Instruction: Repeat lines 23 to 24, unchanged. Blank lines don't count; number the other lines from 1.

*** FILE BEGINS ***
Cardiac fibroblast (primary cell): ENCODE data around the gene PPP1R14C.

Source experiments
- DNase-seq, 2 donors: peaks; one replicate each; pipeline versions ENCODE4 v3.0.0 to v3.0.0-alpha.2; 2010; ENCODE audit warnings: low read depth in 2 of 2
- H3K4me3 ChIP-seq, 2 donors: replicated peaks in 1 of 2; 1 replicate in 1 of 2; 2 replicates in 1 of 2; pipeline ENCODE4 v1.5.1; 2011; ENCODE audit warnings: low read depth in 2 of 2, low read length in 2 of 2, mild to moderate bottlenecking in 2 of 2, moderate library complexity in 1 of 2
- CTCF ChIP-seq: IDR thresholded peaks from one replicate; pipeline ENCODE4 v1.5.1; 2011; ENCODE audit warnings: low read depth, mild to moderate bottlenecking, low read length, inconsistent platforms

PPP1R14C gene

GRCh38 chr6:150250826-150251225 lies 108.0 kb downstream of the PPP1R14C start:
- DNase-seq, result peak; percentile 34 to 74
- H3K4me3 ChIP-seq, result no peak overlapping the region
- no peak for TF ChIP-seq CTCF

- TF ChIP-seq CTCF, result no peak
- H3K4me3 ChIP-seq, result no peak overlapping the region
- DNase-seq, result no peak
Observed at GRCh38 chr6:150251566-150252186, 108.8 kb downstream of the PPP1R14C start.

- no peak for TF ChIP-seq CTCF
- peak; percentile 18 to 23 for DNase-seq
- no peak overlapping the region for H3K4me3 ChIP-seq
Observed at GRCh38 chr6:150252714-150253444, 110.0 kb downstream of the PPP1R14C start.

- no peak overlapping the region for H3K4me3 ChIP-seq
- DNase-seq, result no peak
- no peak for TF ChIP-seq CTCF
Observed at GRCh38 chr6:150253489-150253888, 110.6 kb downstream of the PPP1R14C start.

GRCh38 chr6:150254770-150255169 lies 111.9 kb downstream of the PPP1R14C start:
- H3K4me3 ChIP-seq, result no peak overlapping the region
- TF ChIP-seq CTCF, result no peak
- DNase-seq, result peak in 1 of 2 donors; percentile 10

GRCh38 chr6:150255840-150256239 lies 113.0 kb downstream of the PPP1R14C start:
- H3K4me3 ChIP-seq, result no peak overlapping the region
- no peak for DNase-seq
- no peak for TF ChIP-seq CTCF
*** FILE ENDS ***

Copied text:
GRCh38 chr6:150254770-150255169 lies 111.9 kb downstream of the PPP1R14C start:
- H3K4me3 ChIP-seq, result no peak overlapping the region